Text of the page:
“Children alive today will face the consequences. Most of what people learn in
school or in college will probably be irrelevant by the time they are 40 or 50.
If they want to continue to have a job, and to understand the world, and be
relevant to what is happening, people will have to reinvent themselves again and
again, and faster and faster.”
so, jobless humans are not useless humans. In the US alone, 93 million people
do not have jobs, but they are still valued. Harari, it turns out, has a
specific definition of useless. “I choose this very upsetting term, useless, to
highlight the fact that we are talking about useless from the viewpoint of the
economic and political system, not from a moral viewpoint,” he says. Modern
political and economic structures were built on humans being useful to the
state: most notably as workers and soldiers, Harari argues. With those roles
taken on by machines, our political and economic systems will simply stop
attaching much value to humans, he argues.
this puts us in the realm of the gods. In fact, it leads Harari to even more
bleak predictions. Though the people may no longer provide for the state, the
state may still provide for them. “What might be far more difficult is to
provide people with meaning, a reason to get up in the morning,” Harari says.
For those who don’t cheer at the prospect of a post-work world, satisfaction
will be a commodity to pay for: our moods and happiness controlled by drugs;
our excitement and emotional attachments found not in the world outside, but in
which leads to the question: what should we do? “First of all, take it very
seriously,” Harari says. “And make it a part of the political agenda, not only
the scientific agenda. This is something that shouldn’t be left to scientists
and private corporations. They know a lot about the technical stuff, the
engineering, but they don’t necessarily have the vision and the legitimacy to
decide the future course of humankind.”
Cadwalladr: The author of the bestselling Sapiens says
that the future of life on Earth is now, worryingly, in the hands of a very
small group of entrepreneurs.
rights, Yuval Noah Harari should be an anonymous academic buried in an obscure
university department somewhere toiling away on his somewhat dusty discipline –
medieval military history. He’s a professor of history at the Hebrew University
of Jerusalem and there is almost nothing in his background to suggest that he
would write a book that has become one of the most talked about non-fiction bestsellers of the year – Sapiens. Or that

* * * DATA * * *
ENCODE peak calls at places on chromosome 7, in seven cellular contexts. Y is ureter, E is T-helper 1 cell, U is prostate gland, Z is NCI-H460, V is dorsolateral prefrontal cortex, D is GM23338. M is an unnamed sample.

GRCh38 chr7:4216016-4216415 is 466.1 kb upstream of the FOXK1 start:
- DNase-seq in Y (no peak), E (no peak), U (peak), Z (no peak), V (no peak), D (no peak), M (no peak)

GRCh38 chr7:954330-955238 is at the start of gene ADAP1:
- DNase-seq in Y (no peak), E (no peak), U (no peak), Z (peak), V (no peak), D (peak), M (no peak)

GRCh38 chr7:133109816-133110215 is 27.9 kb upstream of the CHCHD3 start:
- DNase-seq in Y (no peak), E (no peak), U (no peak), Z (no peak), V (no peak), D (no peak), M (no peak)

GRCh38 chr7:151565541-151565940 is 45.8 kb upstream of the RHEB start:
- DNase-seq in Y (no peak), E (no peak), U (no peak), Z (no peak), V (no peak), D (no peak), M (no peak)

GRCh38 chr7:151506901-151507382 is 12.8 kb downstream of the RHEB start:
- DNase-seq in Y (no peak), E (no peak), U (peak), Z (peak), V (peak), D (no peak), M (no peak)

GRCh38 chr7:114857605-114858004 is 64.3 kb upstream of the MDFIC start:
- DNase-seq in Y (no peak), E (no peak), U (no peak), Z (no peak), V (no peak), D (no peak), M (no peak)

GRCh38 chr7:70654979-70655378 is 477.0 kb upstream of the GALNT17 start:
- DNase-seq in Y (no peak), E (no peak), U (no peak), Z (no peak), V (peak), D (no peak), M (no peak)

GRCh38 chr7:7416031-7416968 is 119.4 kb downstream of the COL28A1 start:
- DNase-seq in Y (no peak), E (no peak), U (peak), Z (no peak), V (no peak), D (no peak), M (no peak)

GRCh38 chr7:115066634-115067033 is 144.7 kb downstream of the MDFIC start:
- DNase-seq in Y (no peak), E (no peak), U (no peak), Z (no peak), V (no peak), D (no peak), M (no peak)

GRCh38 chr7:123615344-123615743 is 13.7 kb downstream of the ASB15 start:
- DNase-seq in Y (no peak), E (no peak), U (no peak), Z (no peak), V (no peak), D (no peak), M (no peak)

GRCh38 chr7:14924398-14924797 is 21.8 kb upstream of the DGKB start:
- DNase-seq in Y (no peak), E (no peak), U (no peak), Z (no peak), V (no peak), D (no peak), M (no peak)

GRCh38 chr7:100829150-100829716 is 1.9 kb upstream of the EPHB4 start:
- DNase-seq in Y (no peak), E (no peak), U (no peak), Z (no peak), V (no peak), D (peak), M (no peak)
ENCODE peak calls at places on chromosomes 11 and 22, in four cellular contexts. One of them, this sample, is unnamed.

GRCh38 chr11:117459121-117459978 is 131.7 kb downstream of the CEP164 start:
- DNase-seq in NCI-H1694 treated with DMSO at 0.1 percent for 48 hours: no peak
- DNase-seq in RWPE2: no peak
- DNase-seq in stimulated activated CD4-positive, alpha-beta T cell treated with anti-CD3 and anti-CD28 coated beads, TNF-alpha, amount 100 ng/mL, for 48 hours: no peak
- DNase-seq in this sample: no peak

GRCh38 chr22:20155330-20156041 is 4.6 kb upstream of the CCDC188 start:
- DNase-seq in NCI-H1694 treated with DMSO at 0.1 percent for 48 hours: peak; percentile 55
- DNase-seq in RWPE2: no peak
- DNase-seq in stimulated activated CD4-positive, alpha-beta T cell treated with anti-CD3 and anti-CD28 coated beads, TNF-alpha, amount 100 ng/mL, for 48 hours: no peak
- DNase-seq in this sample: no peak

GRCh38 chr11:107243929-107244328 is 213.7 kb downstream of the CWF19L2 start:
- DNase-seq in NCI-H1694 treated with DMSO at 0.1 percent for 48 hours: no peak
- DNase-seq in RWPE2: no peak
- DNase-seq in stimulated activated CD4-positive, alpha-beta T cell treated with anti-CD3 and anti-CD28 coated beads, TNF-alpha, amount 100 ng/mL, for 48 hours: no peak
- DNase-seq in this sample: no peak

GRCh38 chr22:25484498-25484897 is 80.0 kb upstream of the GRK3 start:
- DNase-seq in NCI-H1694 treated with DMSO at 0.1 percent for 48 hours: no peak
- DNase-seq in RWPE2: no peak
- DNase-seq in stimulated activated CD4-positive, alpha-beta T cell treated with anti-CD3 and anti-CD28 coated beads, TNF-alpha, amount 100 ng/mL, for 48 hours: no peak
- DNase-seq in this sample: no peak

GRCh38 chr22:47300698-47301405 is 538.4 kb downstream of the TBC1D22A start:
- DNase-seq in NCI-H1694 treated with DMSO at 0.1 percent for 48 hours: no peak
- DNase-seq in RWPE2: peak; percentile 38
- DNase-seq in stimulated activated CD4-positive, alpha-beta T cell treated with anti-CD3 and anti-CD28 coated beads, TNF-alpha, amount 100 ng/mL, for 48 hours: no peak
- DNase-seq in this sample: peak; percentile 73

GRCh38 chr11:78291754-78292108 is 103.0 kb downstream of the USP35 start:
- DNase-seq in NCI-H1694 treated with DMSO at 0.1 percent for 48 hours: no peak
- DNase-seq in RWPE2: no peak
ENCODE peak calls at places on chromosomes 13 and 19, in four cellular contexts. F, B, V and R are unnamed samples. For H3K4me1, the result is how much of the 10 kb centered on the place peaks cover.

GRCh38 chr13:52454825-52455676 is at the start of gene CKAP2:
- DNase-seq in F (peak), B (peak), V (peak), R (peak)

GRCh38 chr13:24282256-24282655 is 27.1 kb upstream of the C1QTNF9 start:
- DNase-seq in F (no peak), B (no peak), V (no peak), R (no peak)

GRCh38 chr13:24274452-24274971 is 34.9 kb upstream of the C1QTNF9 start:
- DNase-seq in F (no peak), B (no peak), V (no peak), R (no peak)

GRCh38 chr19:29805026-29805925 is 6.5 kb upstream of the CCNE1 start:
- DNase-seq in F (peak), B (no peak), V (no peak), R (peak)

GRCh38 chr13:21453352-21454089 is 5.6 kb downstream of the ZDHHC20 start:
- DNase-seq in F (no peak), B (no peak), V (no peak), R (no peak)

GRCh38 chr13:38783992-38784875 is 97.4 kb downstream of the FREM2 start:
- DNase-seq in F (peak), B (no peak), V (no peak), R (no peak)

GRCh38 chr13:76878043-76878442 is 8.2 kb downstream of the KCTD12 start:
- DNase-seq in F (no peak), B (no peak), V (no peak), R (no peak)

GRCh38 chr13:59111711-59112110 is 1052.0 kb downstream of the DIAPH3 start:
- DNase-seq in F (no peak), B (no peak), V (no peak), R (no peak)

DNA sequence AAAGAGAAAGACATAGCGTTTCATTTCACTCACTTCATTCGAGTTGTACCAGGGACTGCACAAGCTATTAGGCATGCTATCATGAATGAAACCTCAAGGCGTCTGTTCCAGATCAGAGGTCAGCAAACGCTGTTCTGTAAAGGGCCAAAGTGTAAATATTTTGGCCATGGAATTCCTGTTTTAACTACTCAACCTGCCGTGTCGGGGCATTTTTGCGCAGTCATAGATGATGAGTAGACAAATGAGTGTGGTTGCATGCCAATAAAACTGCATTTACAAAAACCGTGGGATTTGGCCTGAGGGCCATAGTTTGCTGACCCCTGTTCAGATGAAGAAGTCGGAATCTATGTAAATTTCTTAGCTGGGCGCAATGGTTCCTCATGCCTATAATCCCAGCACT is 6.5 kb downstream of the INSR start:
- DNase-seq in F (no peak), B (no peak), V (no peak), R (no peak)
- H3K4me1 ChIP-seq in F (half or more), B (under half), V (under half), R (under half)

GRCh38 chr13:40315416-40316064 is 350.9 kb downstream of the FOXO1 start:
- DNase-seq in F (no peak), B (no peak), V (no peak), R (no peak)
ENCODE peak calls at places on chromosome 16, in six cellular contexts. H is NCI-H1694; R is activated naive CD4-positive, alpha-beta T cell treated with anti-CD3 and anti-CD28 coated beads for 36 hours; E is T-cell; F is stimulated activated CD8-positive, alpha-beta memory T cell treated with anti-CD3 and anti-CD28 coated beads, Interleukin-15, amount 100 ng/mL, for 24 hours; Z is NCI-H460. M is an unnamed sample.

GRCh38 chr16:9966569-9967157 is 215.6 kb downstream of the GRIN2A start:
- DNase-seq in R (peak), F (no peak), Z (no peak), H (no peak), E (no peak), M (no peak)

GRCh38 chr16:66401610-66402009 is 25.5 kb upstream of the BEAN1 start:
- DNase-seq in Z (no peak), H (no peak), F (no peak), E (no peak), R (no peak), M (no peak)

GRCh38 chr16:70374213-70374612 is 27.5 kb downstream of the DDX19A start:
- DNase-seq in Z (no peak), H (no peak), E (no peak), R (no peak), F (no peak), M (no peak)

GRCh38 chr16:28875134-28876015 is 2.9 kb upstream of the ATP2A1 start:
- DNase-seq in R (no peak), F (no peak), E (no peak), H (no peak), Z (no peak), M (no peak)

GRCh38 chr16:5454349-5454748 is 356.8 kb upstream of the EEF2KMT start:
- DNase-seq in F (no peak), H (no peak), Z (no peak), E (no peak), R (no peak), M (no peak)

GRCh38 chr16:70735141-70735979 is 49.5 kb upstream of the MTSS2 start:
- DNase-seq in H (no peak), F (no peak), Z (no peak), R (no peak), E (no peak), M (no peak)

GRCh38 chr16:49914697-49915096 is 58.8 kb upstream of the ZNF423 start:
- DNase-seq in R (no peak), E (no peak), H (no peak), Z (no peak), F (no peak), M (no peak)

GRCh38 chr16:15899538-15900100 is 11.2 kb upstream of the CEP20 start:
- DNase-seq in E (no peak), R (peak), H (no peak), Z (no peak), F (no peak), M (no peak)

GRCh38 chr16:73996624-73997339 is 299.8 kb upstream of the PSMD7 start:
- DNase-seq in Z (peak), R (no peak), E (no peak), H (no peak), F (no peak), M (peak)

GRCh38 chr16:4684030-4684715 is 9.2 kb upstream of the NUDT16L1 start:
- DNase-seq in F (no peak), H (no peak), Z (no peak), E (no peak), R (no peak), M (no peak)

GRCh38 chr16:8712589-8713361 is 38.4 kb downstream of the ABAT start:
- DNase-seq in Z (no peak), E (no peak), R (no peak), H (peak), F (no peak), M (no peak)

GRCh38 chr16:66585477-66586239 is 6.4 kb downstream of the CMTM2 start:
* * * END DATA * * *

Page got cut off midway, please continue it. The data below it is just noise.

he’d join the globetrotting TED-ocracy:
the academic superstars who travel the world delivering keynotes on zeitgeisty
topics, in Harari’s case, the not inconsiderable subject of the history of the
whole of mankind.
meet him, he’s just been the star turn at Penguin Random House’s global sales
conference. In May, he packed out Hay. Earlier this month, he delivered a TED
talk. And last month, he received the ultimate imprimatur when Sapiens was selected by Mark Zuckerberg, the founder of Facebook, for his online book club. He’s invited his 38 million followers to read what he
describes as “a big history narrative of human civilisation– from how we
developed from hunter-gatherers to how we organise our society and economy
a workable description of what Sapiens is, though it’s a history book only in
the sense that Stephen Hawking’sA Brief History of Time
is a physics book (Sapiens’ subtitle
– A Brief History of Humankind –
suggests that this is not entirely coincidental). Its scope is so hugely
ambitious that I had expected Harari to be one of those overconfident telly
historian types, all male ego and a crushing sense of certainty, whereas, in
the flesh, he’s a slightly nerdy, more thoughtful figure. Academic superstardom
seems to have caught him by surprise as much as anyone.
book was based on an introductory course on world history he taught when none
of his more senior colleagues wanted to take it on, and it was turned down by
almost every major publishing outfit in Israel before finding a receptive
editor. Since then, however, its success has been swift and resounding: it
became a bestseller in Israel and has gone on to be published in 20 countries
around the world. But then, the book’s success, and the way that Harari has
been taken up by the global tastemakers, makes sense in that he considers
himself a historian of globalisation. “In a way, it’s like in the 19th century
with the rise of nationalism. You establish an independent national state and
the first thing you do is to write a history of that state. Now we have a more